Our media is filled with stories of a “dysfunctional” education system, skills shortages and jobless youth. To find the good news in this sector you need to dig beyond the broad social and economic trends to the kernels of hope buried beneath. 101 Stories of Choice, published by the South African Institute of Chartered Accountants (SAICA) does just that.
It tells the stories of 101 young South Africans who are going places. Many have
found their way through difficult circumstances and onto a road that that offers a tertiary education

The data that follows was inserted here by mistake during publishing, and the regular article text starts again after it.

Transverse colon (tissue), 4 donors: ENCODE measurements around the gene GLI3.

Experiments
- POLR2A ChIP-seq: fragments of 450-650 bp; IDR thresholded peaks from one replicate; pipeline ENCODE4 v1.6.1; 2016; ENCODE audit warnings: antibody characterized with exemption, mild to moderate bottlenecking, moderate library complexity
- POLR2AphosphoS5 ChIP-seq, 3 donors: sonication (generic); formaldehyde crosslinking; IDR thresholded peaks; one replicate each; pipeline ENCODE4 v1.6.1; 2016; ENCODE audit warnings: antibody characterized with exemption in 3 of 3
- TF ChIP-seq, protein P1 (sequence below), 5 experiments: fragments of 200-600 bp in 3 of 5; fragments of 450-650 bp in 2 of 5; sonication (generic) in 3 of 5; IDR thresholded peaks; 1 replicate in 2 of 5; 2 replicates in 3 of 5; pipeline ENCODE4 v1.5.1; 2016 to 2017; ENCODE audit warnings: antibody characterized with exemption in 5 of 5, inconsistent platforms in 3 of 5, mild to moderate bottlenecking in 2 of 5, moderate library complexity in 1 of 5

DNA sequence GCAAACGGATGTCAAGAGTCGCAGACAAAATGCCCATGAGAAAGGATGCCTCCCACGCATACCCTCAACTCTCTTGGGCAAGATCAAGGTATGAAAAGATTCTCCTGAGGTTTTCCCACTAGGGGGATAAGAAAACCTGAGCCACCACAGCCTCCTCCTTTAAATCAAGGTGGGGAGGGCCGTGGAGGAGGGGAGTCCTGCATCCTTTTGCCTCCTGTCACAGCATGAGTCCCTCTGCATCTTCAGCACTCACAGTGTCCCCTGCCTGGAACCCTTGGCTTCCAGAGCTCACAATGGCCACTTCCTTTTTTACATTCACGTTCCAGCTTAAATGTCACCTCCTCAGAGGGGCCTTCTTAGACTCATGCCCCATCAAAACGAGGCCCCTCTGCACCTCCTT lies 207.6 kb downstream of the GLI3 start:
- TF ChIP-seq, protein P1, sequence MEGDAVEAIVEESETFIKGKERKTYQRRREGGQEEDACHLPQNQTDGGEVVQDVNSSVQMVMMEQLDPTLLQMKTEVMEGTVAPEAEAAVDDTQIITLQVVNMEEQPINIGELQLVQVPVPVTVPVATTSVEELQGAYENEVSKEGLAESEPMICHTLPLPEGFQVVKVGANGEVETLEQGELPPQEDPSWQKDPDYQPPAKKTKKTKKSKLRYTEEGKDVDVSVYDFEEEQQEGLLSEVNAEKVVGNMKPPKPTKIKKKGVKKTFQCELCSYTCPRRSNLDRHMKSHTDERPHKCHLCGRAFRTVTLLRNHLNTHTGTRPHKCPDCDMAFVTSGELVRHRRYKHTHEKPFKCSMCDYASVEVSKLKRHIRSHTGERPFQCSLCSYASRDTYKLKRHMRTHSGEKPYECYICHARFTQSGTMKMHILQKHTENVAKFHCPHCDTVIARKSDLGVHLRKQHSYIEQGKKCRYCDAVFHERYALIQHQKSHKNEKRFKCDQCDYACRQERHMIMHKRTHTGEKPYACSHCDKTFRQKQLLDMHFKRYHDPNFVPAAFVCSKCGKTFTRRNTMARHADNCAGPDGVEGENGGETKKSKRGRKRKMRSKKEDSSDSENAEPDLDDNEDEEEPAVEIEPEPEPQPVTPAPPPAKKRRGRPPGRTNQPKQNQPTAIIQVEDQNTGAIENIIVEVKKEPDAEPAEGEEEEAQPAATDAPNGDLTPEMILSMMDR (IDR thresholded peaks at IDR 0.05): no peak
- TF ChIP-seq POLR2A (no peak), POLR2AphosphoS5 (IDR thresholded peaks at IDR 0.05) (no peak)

and a brighter future. South Africa is faced with many challenges. However, to quote one of our storytellers, young people are “privileged and lucky to grow up in South Africa at a time when there are so many opportunities for young people”. It is up to each person to search out these opportunities and to make choices that drive them through barriers that have held back others in their families and communities. 101 Stories of choice is a collection of life stories, in their own words, of beneficiaries of SAICA’s Thuthuka Bursary Fund. These young people who have made a choice to leave behind destructive and disruptive patterns of communities where many have come from, communities where “the only thing you can dream of is to get an ID and look for a job,” in the words of one of our storytellers. These are stories of young people who have set goals and who have acted purposefully towards realising those goals. We looked for those who could share a kernel of wisdom that would inspire others. We looked for people who were path breakers in their families and communities: many are the first to pass matric or the first to have a university education. Being a pathbreaker comes with a large degree of responsibility, and our storytellers show will to give back to the communities they come from and to smooth the way for others to follow. These young people are on a path that takes them beyond the many social ills that they have told us about in their stories: alive but absent fathers, teenage pregnancy, drug and alcohol abuse, retrenchment, divorce, financial hardship, domestic abuse, rape, violent crime, the death of parents and siblings. The important role of parents and teachers in scripting the future of South Africa by influencing the lives of young people is a theme that comes up repeatedly. “We were taught to be independent, to think for ourselves and to make our own choices,” says one storyteller pointing to his parents influence on him from a young age. Many acknowledged the one person who believed in them, the person who changed the course of their life for the better. One tells of a teacher whose words and belief in him inspired him to such a degree that he became known at school as the “King of mathematics.” Yet others have achieved despite being derailed by the demotivating comments of others. “When I was told by my teachers that I was stupid and had no future, I believed them,” says one young man who at that stage of his life considered suicide. The book is also a tribute to single mothers and grandmothers making great sacrifices today to achieve a better future for their children tomorrow. Their investment in time and limited resources will pay great dividends as their children make their way through university and go on to become contributors to the economy. While the book was published in 2012, the sense of optimism that I was left with when curating and editing these stories remains: optimism about the lives and futures of these young people; optimism about the future of South Africa in their hands. The good news is that for each of these individuals there is a lot of story still to unfold. “This is not the end of my story, but only the beginning,” says one young woman. “Greater things are yet to come.” 101 Stories is available from SAICA: www.saica.co.za